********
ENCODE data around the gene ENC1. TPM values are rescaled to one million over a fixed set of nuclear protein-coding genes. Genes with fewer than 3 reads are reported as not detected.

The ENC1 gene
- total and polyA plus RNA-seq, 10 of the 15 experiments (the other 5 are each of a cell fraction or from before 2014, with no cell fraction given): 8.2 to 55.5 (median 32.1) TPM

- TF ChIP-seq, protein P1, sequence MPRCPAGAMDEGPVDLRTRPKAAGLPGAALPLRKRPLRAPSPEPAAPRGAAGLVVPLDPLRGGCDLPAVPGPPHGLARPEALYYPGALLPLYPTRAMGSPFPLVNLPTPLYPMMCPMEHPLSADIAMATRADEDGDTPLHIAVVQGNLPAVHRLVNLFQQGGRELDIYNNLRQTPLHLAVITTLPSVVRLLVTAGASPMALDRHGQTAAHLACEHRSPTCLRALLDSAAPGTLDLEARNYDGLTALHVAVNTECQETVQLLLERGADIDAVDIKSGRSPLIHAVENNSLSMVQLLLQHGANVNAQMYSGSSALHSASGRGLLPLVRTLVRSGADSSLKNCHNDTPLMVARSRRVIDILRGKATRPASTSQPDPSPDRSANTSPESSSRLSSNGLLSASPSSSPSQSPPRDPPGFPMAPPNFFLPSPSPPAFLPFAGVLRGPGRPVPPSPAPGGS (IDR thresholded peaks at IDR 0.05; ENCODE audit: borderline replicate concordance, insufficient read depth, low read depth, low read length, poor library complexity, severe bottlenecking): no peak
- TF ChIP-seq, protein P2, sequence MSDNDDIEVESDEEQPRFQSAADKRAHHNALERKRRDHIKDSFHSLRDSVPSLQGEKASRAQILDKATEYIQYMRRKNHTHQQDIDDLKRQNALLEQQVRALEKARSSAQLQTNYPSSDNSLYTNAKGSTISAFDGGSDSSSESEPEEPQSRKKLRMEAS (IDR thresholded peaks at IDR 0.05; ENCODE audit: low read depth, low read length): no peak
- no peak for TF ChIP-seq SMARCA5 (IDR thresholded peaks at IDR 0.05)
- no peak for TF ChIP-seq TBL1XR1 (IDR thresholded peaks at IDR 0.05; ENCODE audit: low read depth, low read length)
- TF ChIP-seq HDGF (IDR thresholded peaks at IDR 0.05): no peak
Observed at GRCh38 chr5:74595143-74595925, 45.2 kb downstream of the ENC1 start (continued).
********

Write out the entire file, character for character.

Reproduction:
ENCODE data around the gene ENC1. TPM values are rescaled to one million over a fixed set of nuclear protein-coding genes. Genes with fewer than 3 reads are reported as not detected.

The ENC1 gene
- total and polyA plus RNA-seq, 10 of the 15 experiments (the other 5 are each of a cell fraction or from before 2014, with no cell fraction given): 8.2 to 55.5 (median 32.1) TPM

- TF ChIP-seq, protein P1, sequence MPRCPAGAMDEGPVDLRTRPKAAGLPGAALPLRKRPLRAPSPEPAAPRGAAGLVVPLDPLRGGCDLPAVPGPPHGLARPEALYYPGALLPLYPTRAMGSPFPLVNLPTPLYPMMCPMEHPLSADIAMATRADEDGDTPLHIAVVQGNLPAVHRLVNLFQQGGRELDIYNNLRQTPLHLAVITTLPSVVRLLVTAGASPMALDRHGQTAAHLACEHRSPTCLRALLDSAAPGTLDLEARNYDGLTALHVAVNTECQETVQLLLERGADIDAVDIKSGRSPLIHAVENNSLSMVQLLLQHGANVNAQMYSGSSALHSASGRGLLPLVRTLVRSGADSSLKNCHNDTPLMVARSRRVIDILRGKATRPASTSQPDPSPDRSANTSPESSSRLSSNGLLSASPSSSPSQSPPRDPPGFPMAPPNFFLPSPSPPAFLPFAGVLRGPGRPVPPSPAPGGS (IDR thresholded peaks at IDR 0.05; ENCODE audit: borderline replicate concordance, insufficient read depth, low read depth, low read length, poor library complexity, severe bottlenecking): no peak
- TF ChIP-seq, protein P2, sequence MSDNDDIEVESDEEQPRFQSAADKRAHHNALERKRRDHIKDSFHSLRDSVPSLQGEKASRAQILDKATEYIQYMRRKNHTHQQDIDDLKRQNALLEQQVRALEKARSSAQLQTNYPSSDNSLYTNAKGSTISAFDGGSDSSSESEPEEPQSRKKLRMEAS (IDR thresholded peaks at IDR 0.05; ENCODE audit: low read depth, low read length): no peak
- no peak for TF ChIP-seq SMARCA5 (IDR thresholded peaks at IDR 0.05)
- no peak for TF ChIP-seq TBL1XR1 (IDR thresholded peaks at IDR 0.05; ENCODE audit: low read depth, low read length)
- TF ChIP-seq HDGF (IDR thresholded peaks at IDR 0.05): no peak
Observed at GRCh38 chr5:74595143-74595925, 45.2 kb downstream of the ENC1 start (continued).